• Ask for mediation. During mediation, the parents and school sit down with someone who is not involved in the disagreement and try to reach an agreement. The school may offer mediation, if it is available as an option for resolving disputes prior to due process.
  • Ask for due process. During a due process hearing, the parents and school personnel appear before an impartial hearing officer and present their sides of the story. The hearing officer decides how to solve the problem. (Note: Mediation must be available at least at the time a due process hearing is requested.)
  • File a complaint with the state education agency. To file a complaint, generally parents write directly to the SEA and say what part of IDEA they believe the school has violated. The agency must resolve the complaint within 60 calendar days. An extension of that time limit is permitted only if exceptional circumstances exist with respect to the complaint.

OSEP monitoring

The U.S. Department of Education’s Office of Special Education Programs (OSEP) regularly monitors states to see that they are complying with IDEA. Every two years OSEP requires that states report progress toward meeting established performance goals that, at a minimum, address the performance of children on assessments, drop-out rates, and graduation rates. As part of its monitoring, the Department reviews IEPs and interviews parents, students, and school staff to find out:

  • Whether, and how, the IEP team made the decisions reflected in the IEP;
  • Whether those decisions and the IEP content are based on the child’s unique needs, as determined through evaluation and the IEP process;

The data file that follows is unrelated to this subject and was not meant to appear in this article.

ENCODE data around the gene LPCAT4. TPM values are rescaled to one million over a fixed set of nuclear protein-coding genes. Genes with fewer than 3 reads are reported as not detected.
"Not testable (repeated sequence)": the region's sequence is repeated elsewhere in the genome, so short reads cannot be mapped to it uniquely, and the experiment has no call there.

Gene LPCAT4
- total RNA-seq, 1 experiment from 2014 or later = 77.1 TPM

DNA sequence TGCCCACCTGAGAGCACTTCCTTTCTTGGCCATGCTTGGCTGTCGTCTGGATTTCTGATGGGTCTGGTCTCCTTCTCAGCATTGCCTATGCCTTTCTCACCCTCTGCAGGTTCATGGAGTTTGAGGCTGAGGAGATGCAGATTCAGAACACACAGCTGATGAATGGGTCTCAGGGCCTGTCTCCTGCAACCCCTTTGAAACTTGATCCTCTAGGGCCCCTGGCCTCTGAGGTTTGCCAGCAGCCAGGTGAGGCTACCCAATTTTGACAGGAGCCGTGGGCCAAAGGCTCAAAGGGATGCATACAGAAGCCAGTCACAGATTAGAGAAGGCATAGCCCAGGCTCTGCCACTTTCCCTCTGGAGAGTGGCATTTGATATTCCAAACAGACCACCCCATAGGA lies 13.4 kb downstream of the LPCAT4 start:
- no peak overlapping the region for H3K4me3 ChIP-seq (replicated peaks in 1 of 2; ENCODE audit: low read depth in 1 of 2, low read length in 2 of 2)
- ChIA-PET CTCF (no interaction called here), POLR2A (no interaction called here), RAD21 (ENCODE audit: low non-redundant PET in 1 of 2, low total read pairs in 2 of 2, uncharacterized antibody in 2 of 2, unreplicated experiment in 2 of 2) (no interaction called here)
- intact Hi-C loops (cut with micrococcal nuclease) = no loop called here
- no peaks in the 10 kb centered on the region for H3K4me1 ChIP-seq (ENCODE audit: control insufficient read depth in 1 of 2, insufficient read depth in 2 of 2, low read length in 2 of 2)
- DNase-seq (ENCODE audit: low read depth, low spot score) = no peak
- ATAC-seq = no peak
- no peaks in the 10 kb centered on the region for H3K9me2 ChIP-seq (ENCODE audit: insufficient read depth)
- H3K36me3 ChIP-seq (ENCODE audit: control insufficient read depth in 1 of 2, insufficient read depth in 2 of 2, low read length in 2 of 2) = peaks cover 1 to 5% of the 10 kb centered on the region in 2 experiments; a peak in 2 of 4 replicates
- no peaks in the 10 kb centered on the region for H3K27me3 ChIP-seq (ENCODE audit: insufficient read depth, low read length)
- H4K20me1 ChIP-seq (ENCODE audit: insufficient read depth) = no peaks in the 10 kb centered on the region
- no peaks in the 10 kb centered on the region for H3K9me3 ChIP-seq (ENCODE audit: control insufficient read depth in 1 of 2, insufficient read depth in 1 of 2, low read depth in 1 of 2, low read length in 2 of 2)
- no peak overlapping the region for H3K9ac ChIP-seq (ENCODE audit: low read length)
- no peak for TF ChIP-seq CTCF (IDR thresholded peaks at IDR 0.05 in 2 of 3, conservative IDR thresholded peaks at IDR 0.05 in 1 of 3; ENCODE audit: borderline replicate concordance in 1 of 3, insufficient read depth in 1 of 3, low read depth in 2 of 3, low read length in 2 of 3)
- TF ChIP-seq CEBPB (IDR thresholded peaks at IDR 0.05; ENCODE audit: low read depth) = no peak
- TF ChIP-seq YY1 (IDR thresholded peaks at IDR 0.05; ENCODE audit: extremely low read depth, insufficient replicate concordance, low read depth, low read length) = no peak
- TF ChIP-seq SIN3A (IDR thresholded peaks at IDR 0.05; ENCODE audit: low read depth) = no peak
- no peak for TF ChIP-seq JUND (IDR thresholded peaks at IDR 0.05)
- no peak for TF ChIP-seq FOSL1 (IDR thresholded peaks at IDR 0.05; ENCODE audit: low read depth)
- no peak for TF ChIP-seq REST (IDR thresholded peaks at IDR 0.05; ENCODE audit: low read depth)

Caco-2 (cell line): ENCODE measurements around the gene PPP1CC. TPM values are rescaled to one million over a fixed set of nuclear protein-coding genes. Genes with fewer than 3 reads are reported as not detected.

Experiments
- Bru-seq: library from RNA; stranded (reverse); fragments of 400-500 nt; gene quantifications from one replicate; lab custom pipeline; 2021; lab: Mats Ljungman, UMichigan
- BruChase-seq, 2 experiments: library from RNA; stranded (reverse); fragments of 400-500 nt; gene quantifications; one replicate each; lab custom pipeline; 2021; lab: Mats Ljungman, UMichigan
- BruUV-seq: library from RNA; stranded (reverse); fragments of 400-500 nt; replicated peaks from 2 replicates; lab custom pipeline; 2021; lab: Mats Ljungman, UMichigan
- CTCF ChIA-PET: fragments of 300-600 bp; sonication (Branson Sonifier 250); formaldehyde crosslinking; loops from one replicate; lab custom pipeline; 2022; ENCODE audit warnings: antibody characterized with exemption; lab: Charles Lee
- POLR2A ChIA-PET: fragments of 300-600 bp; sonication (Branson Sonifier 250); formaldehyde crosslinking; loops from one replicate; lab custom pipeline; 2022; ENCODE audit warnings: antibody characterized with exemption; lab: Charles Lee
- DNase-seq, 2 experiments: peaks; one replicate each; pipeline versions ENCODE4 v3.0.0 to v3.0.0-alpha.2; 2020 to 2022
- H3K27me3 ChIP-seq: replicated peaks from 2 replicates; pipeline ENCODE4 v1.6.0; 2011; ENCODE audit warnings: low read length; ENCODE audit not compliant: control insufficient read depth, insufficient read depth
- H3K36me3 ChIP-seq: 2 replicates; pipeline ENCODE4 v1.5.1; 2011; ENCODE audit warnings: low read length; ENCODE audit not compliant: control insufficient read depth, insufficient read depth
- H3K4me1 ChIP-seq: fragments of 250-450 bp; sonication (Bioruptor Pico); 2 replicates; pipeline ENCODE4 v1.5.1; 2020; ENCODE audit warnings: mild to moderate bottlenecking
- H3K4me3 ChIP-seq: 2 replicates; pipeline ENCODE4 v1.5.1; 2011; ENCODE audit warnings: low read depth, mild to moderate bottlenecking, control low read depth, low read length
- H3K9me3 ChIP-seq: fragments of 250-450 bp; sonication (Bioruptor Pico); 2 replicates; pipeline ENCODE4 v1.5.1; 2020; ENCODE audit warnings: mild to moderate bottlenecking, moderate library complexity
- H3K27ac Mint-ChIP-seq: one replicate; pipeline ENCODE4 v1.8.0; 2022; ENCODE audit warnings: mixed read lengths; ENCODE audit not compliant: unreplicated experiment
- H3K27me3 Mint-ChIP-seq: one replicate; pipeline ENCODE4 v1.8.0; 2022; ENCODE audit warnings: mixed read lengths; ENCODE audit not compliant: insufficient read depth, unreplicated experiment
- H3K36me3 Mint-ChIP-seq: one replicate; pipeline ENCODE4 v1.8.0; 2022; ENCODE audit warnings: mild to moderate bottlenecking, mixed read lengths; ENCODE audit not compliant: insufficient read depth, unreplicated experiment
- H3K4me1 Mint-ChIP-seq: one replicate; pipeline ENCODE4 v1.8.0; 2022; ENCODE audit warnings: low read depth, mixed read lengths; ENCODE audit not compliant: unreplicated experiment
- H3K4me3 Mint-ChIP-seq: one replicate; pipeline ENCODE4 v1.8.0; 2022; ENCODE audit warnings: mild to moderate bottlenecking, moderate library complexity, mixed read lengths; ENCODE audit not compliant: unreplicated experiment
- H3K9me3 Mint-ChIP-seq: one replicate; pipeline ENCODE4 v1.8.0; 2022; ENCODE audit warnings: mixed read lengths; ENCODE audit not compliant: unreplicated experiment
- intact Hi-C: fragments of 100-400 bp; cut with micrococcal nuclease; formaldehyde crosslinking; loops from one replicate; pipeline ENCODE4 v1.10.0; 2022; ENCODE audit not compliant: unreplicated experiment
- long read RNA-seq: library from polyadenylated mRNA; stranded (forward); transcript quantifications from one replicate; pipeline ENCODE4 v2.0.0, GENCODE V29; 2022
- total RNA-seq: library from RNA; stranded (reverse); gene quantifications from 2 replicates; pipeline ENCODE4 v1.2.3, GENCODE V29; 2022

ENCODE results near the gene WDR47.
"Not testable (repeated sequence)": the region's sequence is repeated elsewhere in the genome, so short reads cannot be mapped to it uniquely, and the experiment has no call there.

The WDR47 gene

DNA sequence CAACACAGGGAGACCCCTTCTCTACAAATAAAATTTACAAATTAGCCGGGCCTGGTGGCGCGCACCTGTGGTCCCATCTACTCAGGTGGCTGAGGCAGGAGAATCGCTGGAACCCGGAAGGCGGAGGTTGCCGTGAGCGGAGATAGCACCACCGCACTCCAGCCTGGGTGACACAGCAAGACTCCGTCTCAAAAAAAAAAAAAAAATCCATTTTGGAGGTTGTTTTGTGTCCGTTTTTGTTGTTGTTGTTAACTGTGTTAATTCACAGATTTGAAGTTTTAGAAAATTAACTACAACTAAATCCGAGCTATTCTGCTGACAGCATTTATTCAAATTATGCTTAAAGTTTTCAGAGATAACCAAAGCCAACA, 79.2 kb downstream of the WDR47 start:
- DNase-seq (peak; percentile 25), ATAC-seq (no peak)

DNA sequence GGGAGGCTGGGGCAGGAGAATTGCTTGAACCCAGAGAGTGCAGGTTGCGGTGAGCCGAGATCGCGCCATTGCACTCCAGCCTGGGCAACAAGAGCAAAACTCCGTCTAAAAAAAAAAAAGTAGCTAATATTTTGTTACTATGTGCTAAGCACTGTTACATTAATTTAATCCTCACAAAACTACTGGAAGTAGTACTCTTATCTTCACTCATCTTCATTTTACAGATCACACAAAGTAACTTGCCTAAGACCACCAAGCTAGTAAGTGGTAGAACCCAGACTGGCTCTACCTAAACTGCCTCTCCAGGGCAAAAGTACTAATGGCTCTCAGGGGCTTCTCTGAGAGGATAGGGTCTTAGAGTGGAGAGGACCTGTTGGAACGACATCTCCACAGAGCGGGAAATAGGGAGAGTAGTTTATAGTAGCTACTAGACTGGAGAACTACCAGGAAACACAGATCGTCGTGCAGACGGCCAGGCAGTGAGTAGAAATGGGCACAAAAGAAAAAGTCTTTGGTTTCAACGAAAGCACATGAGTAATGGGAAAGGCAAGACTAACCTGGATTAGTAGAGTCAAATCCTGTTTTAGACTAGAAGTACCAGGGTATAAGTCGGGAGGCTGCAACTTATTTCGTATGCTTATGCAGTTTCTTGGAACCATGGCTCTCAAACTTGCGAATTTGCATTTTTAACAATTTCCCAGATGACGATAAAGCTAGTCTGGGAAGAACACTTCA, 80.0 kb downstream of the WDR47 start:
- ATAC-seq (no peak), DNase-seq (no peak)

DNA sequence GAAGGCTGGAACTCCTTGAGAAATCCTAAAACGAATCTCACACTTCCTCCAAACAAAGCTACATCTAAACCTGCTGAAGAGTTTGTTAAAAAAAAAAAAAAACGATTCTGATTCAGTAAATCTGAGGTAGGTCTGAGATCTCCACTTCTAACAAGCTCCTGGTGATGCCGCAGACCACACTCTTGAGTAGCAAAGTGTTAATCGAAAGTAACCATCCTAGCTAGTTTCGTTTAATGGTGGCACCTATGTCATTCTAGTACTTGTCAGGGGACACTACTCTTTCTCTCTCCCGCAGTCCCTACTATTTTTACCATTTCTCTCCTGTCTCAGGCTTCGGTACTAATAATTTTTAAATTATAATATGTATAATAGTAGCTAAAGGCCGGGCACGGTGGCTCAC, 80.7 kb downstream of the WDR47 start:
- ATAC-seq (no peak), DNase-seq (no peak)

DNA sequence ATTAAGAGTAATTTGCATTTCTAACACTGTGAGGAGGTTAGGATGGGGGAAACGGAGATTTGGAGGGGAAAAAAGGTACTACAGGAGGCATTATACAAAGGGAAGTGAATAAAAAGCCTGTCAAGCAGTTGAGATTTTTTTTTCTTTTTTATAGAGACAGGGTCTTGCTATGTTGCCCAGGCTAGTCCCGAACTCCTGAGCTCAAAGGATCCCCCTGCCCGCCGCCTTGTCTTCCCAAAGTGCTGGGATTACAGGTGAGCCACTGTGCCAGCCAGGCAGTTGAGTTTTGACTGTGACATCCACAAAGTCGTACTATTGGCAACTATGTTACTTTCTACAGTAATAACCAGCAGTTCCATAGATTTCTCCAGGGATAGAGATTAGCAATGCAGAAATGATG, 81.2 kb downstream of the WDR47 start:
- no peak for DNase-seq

• Whether any state or local policies or practices have interfered with decisions of the IEP team about the child’s educational needs and the services that the school would provide to meet those needs; and
  • Whether the school has provided the services listed in the IEP.

This guide is intended to help states and school districts write IEPs that comply with IDEA. Writing effective IEPs is a very important first step in improving educational results for children with disabilities.


The IEP is the cornerstone of special education. Writing and implementing an effective IEP involves many people, many different steps, and collaborative decision making.

The information provided in this guide about the IEP has been fairly general. To help you get better acquainted with the various parts of the IEP, a sample IEP form is presented on the next pages. The sample IEP form includes space for all of the information that an IEP must contain under federal law. (Remember that IEP forms in your area may require more information that may be of value to the student and those implementing the IEP.) The different parts of the sample are paired with direct quotes from the law, so that you can easily see:

how the law defines what type of information goes into the various parts of a child’s IEP, and
how this information goes together to create an educational program for a particular child.

Attachment A presents the IDEA’s regulations for “Individualized Education Programs” (§§300.340-300.350). Under §300.347, where “IEP content” is described, we have included additional information primarily from Appendix A and Attachment 1 of the regulations. This information can be very useful in developing a fuller understanding of what type of information is important to capture about a child in the IEP.